The LIfe of Ixy
|An Ixy Selfie|
As well as provoking an interesting theological exchange between Jan and Enid, my last blog asked what I think is the most important question one can ask in almost every context: Why?
It also made me remember another blog I wrote years ago along similar (not to say identical) lines so, since it’s an early expression of a thread of my thinking that hasn’t shifted much over the years, I’m adding it here to reinforce last month’s point.
In essence, it’s a quick biology lesson. It’s about something that sounds as if it were a warrior in some ancient battle – Ixodes ricinus. But we know it better as a sheep tick. (By the way, the ricinus part of the name really is a bit sinister. It relates to its other common name, the castor bean tick, and it’s from castor beans that you get that horrible poison, ricin, which, of course, features briefly in my novel The Darkness.) Anyway, Ixy, as we’ll fondly call it, is a very common tick indeed. It can live for anything between two and six years.
It starts life as one of a couple of thousand eggs, hatches out as a larva (with its 1,999 brothers and sisters), and is ready to feed within a few days. So it climbs up a nearby plant, grass stem or whatever, and waits. Eventually (after maybe minutes, maybe days), it smells butyric acid, which tells it that a mammal is nearby and, as the animal brushes past the grass, Ixy leaps onto it and starts gorging itself on blood. This lasts for 2 or 3 days, during which it puts on weight and is eventually 10 to 20 times heavier than when it started.
When it’s had enough, it drops off and, after several months, it becomes a nymph. During those months, it doesn’t eat, mate, play football, watch movies or anything. It just gets older. So far, remember, it’s had just one meal. Not surprisingly, then, the following year it feels peckish again, climbs up another stalk and waits for a bigger animal to come along. The first snack was from something like a vole, this time it might choose a squirrel and the meal will last longer – 4 to 5 days – then it’s back to the undergrowth.
Finally, as adults, Ixy and his pals climb even higher and wait for larger animals from hares up to deer. The females then go to town, feasting for about a week and sucking down up to 5 ml of blood.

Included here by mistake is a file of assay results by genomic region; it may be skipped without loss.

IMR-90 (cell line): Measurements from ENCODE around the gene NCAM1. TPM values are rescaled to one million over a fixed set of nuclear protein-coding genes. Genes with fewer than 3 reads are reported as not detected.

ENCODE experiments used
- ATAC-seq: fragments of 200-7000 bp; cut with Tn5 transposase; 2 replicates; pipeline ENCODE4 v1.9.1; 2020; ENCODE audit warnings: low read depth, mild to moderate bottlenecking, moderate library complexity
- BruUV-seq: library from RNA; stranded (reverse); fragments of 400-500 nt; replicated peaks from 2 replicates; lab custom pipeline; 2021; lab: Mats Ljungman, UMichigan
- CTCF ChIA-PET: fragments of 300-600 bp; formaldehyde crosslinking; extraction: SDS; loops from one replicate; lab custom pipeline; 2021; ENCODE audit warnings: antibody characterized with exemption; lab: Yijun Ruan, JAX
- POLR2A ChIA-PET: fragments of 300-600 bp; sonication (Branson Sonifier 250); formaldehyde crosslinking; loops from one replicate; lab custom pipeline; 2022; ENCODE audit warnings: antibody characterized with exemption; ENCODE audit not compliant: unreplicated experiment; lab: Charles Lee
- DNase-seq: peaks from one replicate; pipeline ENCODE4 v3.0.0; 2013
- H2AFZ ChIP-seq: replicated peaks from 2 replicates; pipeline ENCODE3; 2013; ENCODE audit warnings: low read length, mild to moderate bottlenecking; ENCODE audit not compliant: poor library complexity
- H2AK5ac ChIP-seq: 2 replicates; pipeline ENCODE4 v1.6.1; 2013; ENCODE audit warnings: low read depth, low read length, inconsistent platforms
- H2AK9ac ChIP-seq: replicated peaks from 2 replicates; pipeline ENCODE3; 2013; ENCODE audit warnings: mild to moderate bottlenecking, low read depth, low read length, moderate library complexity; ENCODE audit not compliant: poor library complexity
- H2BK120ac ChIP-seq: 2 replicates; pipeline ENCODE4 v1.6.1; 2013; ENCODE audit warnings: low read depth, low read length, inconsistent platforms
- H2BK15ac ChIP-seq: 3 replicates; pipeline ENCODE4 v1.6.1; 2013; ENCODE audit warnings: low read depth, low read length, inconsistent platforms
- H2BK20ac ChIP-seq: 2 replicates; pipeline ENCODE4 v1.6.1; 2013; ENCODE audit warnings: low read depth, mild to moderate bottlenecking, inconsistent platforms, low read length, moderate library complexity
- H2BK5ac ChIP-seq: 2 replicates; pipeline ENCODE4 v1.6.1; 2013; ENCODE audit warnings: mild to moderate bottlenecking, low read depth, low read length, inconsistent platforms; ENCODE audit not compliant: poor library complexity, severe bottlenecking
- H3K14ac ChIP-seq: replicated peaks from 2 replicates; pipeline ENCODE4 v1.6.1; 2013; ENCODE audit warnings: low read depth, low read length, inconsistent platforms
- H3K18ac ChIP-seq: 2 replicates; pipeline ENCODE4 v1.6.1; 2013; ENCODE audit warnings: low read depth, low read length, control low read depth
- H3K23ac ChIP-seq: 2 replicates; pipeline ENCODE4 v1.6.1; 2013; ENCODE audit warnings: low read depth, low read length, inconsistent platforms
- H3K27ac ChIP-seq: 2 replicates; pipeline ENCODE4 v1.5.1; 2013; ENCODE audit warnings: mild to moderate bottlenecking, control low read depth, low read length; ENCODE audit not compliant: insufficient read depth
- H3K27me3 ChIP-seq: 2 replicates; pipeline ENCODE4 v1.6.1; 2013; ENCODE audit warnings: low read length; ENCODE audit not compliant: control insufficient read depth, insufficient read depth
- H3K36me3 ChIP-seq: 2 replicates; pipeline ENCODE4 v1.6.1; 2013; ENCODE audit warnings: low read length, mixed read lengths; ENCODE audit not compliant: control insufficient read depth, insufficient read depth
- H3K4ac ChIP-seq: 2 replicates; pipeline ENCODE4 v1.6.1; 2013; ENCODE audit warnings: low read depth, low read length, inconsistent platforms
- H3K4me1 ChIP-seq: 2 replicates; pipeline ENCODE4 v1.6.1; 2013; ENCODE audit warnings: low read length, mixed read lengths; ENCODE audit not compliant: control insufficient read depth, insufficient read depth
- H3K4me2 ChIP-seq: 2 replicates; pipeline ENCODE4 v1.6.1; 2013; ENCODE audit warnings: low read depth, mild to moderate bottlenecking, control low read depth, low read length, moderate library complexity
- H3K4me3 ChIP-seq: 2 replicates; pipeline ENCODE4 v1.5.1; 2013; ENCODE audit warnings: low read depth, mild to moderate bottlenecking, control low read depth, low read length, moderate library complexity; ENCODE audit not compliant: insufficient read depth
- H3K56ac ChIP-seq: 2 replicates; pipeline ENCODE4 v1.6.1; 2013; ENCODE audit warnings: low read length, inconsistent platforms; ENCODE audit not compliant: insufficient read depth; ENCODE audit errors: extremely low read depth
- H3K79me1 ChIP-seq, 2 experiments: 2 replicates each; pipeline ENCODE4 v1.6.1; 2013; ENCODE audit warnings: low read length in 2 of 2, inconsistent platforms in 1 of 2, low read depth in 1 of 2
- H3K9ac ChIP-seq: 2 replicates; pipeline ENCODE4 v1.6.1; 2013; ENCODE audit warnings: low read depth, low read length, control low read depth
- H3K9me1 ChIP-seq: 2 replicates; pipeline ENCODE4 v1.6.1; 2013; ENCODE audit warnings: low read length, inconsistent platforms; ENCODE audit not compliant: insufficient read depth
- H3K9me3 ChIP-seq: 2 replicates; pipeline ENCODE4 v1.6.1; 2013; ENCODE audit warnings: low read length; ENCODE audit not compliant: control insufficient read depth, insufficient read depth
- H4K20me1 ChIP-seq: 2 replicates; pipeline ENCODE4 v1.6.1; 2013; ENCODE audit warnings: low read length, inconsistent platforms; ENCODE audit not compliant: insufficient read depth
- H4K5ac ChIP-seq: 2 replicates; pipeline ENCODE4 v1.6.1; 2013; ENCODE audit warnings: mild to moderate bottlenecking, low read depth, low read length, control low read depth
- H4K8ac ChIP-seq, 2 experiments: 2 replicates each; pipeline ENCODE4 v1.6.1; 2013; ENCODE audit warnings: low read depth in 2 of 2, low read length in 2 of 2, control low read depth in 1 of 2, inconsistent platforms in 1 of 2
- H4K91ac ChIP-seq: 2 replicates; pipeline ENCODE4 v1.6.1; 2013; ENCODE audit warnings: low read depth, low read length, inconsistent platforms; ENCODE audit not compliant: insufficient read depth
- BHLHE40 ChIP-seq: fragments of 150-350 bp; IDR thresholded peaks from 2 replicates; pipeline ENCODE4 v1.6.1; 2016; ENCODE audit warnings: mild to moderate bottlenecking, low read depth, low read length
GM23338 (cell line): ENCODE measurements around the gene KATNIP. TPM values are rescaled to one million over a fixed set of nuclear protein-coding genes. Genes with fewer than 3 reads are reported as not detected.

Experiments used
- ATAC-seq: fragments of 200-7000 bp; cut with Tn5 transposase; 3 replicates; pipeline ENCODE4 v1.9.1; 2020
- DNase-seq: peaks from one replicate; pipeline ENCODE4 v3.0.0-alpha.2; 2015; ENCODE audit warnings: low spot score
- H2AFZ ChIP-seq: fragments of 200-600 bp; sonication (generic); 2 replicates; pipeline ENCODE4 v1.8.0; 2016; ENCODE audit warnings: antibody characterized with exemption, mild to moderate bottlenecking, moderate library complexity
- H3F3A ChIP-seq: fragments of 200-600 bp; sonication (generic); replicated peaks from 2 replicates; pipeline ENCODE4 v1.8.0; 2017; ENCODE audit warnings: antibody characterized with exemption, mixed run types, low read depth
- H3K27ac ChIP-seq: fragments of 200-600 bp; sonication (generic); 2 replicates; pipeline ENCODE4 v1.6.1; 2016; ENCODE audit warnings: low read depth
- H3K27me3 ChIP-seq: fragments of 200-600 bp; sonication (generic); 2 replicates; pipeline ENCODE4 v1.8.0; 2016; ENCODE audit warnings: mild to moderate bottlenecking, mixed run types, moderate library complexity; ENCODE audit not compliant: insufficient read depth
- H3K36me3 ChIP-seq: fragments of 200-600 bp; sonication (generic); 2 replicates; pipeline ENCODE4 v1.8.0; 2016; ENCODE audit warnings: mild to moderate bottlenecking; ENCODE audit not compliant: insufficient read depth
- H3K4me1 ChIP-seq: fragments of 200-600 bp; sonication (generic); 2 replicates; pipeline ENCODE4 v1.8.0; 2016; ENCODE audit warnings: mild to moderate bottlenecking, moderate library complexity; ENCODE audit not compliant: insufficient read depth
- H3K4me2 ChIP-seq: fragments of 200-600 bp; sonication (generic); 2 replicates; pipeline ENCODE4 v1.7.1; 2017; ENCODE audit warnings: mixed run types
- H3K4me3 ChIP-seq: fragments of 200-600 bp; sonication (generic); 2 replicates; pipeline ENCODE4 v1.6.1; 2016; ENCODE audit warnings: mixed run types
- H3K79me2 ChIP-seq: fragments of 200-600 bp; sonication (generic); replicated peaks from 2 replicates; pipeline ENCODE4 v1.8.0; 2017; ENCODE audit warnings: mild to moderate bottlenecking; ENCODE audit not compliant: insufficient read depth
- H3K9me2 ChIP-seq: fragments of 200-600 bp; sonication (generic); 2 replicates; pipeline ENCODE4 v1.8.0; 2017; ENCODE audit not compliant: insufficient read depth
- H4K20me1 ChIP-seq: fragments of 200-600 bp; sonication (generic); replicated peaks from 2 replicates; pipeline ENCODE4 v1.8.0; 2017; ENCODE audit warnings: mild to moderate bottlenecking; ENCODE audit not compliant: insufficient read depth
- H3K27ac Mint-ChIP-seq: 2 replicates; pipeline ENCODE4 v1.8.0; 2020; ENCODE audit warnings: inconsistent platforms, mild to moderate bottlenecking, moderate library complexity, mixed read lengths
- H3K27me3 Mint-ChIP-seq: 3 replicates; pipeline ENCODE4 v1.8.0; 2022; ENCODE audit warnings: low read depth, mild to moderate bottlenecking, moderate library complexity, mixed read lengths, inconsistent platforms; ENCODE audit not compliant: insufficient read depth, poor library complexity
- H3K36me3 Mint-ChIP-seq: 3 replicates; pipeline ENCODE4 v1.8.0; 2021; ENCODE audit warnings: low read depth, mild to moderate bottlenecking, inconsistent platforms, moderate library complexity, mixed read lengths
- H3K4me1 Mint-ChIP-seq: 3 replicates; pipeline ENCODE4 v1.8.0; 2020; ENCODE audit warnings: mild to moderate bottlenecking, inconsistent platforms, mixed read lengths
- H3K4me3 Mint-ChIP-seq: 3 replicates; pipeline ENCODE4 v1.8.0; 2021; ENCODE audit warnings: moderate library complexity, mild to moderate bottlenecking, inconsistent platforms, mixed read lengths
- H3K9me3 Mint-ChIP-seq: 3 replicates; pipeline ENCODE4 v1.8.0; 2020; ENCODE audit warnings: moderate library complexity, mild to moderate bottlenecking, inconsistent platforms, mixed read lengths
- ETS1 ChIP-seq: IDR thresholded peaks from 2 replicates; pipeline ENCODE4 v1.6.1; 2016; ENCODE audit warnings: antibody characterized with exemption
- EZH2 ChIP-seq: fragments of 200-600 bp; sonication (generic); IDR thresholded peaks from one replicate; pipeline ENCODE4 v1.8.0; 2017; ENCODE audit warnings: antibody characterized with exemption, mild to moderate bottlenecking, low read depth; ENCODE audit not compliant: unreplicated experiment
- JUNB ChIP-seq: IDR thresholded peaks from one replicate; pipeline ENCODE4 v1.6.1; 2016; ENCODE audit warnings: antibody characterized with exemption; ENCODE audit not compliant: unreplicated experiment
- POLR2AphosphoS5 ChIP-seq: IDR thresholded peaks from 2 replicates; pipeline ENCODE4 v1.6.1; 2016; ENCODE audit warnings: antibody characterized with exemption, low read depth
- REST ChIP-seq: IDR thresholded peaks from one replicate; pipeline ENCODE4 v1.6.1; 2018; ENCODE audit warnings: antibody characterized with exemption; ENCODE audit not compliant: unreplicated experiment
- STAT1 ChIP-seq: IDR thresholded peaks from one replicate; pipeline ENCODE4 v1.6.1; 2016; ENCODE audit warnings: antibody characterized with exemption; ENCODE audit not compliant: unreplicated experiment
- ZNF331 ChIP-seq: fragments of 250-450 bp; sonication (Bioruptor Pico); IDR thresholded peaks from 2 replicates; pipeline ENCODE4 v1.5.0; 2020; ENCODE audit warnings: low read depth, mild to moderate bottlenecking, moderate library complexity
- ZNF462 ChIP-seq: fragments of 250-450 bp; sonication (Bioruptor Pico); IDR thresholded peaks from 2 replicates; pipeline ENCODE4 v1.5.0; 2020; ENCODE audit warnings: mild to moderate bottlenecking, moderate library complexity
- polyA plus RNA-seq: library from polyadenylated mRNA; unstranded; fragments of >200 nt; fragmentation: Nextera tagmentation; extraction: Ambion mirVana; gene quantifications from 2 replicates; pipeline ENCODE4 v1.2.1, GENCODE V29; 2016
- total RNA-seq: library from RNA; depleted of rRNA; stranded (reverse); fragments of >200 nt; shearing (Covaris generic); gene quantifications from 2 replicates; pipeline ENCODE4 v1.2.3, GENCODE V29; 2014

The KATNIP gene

Ixy, being a male, hangs around for longer but only takes small snacks because he’s busy mating with every Ixy female he can persuade into thinking it’s a good idea.
Then the female drops off, lays her eggs and dies. Ixy just drops off and dies. He doesn’t even get to see his kids. Remember, all this can take two years or six. Two or six years of hanging about, climbing up bits of grass, having a total of three meals, mating, then dying. Now, apart from the mating bit, which I’m guessing doesn’t involve much foreplay, that doesn’t sound like a very interesting way to spend a life, (although compared with that of an Emperor penguin, it’s a laugh a minute).
So, as I wrote last month, the question that always strikes me when I read of the wonders of nature and the processes of evolution is – Why?
And, of course, simply by asking that question, I’m back with my old mate Sisyphus and his rock. What on earth is the point of it all? Maybe evolution is making the hill smaller or less steep with each ‘advance’, but why? What’s it for? I don’t suppose Ixy is much of a thinker but if he is I bet he’s cursing God for making him a sheep tick when he could have been something with more apparent purpose like an Aardvark or a merchant banker. Imagine his thought processes as he dangles there on his bit of grass, feeling hungry and just waiting. Like the Emperor penguin and, indeed, all of us, he doesn’t even have the comfort expressed by Estragon in Waiting for Godot ‘We always find something, eh Didi, to give us the impression we exist?’
I suppose he can at least be glad he isn’t an Emperor penguin.